Despite it all, I wanted to make the best of this experience. Most of my cash was going toward rent, food and gas. In truth, I was really just making minimum wage.( The “up to $3,000 a week” thing was only if you were getting commissions, which only happened if you did better than the top percent of the office – something I never accomplished). I realized that if I never spent any of my hard earned cash on something I actually enjoyed I was going to go crazy. On a brilliantly sunny evening, I walked down Broadway Ave to Gruv Records (which has since closed). Searching through the bins I found a copy of Simon and Garfunkel’s Bookends. I’d been playing my copy of Parsley, Sage, Rosemary & Thyme constantly over the past couple of years, often citing it as one of my favorite sounding records. Kristin had also recently gotten me into the 500 Days of Summer soundtrack, which featured the song “Bookends,” so Paul and Art were on my mind. I picked it up used for a couple of bucks and headed back home, only to remember that my stereo receiver was busted. I still couldn’t reap the benefits of my paycheck.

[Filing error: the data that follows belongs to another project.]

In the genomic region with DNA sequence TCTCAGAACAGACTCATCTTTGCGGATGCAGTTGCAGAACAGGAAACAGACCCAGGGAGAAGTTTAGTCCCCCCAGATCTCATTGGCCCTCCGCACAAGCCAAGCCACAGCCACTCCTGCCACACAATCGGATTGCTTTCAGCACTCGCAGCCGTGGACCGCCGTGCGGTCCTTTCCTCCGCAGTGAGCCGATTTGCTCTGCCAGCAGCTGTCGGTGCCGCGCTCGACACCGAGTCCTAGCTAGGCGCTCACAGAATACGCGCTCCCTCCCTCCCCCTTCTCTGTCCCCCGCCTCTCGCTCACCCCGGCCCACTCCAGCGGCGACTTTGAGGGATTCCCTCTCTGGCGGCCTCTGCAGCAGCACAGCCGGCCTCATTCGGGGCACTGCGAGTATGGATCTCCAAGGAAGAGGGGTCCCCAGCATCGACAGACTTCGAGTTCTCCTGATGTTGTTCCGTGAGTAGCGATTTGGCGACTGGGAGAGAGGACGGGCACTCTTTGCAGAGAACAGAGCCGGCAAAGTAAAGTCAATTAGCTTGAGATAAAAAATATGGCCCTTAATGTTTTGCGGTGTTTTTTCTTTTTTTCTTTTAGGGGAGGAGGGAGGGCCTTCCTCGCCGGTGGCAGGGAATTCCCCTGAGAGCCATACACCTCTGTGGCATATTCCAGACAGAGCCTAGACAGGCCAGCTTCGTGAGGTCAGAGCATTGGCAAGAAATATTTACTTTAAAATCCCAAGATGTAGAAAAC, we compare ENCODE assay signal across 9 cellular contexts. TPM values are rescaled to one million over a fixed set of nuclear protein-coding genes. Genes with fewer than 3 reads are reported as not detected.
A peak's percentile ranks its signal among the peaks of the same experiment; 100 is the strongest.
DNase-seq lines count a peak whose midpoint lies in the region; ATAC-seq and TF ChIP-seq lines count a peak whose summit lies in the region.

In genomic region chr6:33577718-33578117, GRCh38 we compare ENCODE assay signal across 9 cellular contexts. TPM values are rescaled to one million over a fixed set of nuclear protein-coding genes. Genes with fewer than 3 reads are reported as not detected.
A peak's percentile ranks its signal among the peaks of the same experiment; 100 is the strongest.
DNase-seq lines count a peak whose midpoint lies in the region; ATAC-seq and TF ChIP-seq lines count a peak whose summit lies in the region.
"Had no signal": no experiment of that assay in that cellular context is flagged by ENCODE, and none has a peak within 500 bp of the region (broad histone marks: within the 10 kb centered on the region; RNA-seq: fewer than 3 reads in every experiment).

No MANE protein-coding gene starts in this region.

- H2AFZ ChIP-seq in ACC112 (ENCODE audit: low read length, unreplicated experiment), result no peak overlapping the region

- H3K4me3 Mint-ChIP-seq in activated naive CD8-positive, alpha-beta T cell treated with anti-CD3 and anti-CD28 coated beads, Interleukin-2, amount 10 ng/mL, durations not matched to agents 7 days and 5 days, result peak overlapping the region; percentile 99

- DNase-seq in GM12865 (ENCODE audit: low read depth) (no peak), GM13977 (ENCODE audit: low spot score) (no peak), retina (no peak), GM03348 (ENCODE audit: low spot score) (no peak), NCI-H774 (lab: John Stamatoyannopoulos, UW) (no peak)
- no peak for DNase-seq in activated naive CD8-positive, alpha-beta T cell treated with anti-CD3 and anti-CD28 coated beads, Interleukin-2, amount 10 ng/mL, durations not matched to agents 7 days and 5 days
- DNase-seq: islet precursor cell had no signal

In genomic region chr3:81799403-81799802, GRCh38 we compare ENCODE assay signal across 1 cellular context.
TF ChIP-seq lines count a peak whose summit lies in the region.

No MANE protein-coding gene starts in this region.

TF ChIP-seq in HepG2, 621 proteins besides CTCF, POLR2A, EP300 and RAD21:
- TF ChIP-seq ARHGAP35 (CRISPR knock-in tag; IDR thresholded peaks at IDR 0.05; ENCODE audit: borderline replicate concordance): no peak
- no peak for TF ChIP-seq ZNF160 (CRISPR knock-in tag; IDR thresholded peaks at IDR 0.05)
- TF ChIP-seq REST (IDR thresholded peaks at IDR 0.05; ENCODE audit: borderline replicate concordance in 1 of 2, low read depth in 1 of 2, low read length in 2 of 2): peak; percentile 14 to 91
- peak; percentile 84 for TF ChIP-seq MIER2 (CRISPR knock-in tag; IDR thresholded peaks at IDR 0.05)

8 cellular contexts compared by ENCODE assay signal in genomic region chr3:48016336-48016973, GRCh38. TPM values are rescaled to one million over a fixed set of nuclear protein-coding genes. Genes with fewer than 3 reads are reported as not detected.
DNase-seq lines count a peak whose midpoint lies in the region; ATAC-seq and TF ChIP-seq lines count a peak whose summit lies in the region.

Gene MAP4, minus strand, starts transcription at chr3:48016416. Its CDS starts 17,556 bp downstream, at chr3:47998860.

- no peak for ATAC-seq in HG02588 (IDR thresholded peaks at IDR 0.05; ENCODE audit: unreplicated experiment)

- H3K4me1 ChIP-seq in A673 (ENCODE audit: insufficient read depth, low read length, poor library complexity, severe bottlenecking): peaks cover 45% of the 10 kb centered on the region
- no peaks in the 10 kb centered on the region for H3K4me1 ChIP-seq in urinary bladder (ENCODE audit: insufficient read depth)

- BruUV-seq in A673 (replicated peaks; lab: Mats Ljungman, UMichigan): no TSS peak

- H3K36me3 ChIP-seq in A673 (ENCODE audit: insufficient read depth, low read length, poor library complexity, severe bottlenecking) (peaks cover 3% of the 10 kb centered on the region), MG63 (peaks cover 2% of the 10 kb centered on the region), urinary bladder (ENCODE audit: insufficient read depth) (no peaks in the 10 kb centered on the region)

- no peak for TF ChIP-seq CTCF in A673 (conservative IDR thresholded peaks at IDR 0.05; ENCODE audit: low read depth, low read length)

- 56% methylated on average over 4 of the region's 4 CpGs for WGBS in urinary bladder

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Even though I couldn’t even listen to the record, the lyrics would haunt me throughout my unwanted endless summer.

“But if your hopes should pass away
Simply pretend that you can build them again”

Easier said than done, Paul. Thanks for the tip though.

“Preserve your memories; They’re all that’s left you”

Cool guys, appreciate that. Maybe I can preserve memories of a time I didn’t hate every person who passed me on the street.

“Somethin’ tells me
It’s all happening at the zoo.”

No! It’s happening in your own neighborhoods. Dog fighting is more prevalent than you’d think, ya darn hippies!

“I’m empty and aching and I don’t know why”

Alright, maybe you two do get it. Damn.